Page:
The Beginning

Athy RFC was founded in the season 1879 – ’80 and as such is one of the oldest rugby clubs in Ireland.  Records from the early days of the club are scarce but it is known that two of the founding members were W.C. Taylor and R. Anderson, family names which, particularly in the case of Anderson, are still involved with the club to this day.

An early excerpt from a report in the publication ‘Sport’ dated January 7th 1880 reads, “Athy say that they regret being unable to arrange more matches on their ground.  Their matches produce, and I quote, the jolliest of times in the way of good song and speeches afterwards, Lansdowne Seconds being accorded the championship in this respect.”  Clearly Athy members promoted the more social side of the game of rugby from the earliest of days in addition to competing on the field!

The association of Athy RFC with the Provincial Towns Cup goes back to the very origins of the competition.  In the very first year of the competition in 1889, then known as the Leinster Junior Challenge Cup, Athy was one of eight clubs that entered, the other competing clubs were Blackrock College, Clontarf, Cabra, Rangers, Claremont, Farra and Santry.  The first winners of the competition were Blackrock College. Five of the clubs contributed towards the cost of the competition in that first year, these were Athy, Clontarf, Blackrock, Claremont and Santry.  The sum contributed by Athy was 10/-.

The trophy being played for today was purchased for the sum of £25 in 1892 and was first presented to that year’s winner Blackrock College.  The competition rules and name were changed in 1926.  Participating clubs were now restricted to Junior rugby clubs located at least 18 miles from the GPO in O’Connell Street in Dublin and the competition name was changed to the Provincial Towns Cup.  The first Provincial Towns Cup was won by Enniscorthy in that year when they defeated Co. Kildare by a score of 6 points to nil.

 Lean Years & The ‘Bloody Athy Men’

Athy RFC continued as a vibrant rugby team from its founding to just before the First World War when the club lapsed.  During this time some of the rugby players living in the Athy district played for Carlow (the reverse of this occurred during the 1939/45 War).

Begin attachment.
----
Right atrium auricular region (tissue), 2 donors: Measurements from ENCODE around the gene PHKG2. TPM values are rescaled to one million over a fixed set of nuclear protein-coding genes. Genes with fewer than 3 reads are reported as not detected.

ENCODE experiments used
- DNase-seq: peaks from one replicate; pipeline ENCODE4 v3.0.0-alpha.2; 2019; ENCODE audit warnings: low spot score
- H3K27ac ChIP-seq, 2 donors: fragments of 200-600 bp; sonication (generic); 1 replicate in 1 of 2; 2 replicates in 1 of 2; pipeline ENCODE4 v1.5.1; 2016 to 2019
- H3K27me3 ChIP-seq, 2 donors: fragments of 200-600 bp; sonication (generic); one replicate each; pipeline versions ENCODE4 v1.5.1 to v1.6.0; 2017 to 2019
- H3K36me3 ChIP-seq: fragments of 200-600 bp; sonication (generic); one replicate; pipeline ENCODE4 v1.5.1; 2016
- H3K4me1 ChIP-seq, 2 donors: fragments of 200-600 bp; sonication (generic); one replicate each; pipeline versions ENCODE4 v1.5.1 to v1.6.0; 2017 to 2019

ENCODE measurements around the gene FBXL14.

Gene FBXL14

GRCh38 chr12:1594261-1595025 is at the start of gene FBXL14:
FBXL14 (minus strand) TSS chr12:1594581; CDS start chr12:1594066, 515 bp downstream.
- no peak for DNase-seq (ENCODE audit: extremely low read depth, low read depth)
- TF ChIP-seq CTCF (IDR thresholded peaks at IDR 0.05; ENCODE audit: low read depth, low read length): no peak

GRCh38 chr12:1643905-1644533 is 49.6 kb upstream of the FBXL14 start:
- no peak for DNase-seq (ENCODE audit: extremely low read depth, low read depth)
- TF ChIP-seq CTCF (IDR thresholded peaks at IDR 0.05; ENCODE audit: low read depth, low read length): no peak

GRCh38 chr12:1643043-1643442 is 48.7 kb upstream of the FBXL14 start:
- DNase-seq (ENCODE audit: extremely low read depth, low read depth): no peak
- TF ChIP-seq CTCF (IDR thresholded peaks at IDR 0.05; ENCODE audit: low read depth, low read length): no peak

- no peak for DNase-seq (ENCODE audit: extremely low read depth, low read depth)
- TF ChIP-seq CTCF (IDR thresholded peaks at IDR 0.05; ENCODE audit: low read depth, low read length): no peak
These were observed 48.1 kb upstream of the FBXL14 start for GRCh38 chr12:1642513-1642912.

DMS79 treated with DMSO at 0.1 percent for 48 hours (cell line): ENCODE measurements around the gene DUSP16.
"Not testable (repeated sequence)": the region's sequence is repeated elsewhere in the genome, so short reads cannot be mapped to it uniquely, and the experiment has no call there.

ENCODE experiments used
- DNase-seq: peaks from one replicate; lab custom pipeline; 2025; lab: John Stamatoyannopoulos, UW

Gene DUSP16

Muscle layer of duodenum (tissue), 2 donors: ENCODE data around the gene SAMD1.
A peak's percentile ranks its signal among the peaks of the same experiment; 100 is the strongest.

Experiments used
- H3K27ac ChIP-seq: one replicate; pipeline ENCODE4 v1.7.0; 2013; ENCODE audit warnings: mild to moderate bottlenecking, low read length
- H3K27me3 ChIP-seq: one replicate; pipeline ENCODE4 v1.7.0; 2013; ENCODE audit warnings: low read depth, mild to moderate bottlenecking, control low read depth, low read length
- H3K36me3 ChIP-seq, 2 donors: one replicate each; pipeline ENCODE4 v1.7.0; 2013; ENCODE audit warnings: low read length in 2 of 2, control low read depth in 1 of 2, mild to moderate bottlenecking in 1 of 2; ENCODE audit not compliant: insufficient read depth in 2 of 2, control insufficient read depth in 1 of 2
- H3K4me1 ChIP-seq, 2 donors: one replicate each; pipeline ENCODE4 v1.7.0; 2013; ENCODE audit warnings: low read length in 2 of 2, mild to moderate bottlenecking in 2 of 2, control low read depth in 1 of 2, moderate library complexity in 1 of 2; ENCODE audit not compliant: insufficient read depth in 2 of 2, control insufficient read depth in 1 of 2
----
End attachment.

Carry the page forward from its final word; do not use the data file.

The reforming of Athy RFC as a club was motivated by a remark made at the dinner table after a Carlow vs Enniscorthy match of 1920 in which Carlow were defeated.  The remark was that "the bloody Athy men" had lost Carlow the match. The Athy men referred to were R.H. Anderson, Charles K. Duncan and W.O. Taylor. Immediately a challenge was issued that the "bloody" Athy men would raise a team to play Carlow. A team was subsequently raised and captained by W.O. Taylor.  A match was organised and played in Carlow and Athy won by 6 points to 3.  A return match was played in Athy some weeks later and Athy won by 26 points to 3. At this stage an official of the Carlow Club approached W.O. Taylor and requested him not to re - form a club in Athy because with a club in each town, both clubs would be so weak as to be useless and this was agreed.

The Crooked Grounds

However, in the late summer of 1924, a meeting was called in the Leinster Arms Hotel where Athy Rugby Football Club was formed once more.  The local Agricultural Show Committee was approached and they agreed to allow a playing field to be laid out within the Jumping Enclosure of the Showgrounds. They stipulated, however, that the jumps were not to be moved and it proved difficult in the available space to fit a full size pitch. The result was that the pitch was placed at an angle of 45 degrees to the Show- grounds fences. Consequently it became known amongst visiting teams as Athy's "crooked grounds" and it was a distinct advantage to the home side because their visitors could not get the proper angle for their crosses and touch kicks. The Showgrounds remains the location of Athy RFC to this day and the once ‘crooked grounds’ today hosts the Provincial Towns Cup decider between Tullow RFC and Skerries RFC.

 

 

Provincial Towns Cup Success